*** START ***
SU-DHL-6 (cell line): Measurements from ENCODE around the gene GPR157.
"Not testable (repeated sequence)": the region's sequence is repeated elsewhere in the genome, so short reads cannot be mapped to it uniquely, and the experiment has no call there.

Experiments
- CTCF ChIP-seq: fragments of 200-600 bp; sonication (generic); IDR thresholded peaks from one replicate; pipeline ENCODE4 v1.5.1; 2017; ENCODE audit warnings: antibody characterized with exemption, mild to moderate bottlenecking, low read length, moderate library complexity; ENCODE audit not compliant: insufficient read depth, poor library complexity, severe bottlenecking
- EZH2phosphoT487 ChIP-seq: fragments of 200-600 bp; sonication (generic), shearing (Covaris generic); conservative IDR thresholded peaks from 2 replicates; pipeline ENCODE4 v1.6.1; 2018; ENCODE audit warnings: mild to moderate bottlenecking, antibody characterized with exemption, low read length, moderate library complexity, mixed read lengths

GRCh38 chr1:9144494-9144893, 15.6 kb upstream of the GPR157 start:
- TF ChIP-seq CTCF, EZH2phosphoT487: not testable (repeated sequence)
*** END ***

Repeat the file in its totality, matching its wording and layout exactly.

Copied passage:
SU-DHL-6 (cell line): Measurements from ENCODE around the gene GPR157.
"Not testable (repeated sequence)": the region's sequence is repeated elsewhere in the genome, so short reads cannot be mapped to it uniquely, and the experiment has no call there.

Experiments
- CTCF ChIP-seq: fragments of 200-600 bp; sonication (generic); IDR thresholded peaks from one replicate; pipeline ENCODE4 v1.5.1; 2017; ENCODE audit warnings: antibody characterized with exemption, mild to moderate bottlenecking, low read length, moderate library complexity; ENCODE audit not compliant: insufficient read depth, poor library complexity, severe bottlenecking
- EZH2phosphoT487 ChIP-seq: fragments of 200-600 bp; sonication (generic), shearing (Covaris generic); conservative IDR thresholded peaks from 2 replicates; pipeline ENCODE4 v1.6.1; 2018; ENCODE audit warnings: mild to moderate bottlenecking, antibody characterized with exemption, low read length, moderate library complexity, mixed read lengths

GRCh38 chr1:9144494-9144893, 15.6 kb upstream of the GPR157 start:
- TF ChIP-seq CTCF, EZH2phosphoT487: not testable (repeated sequence)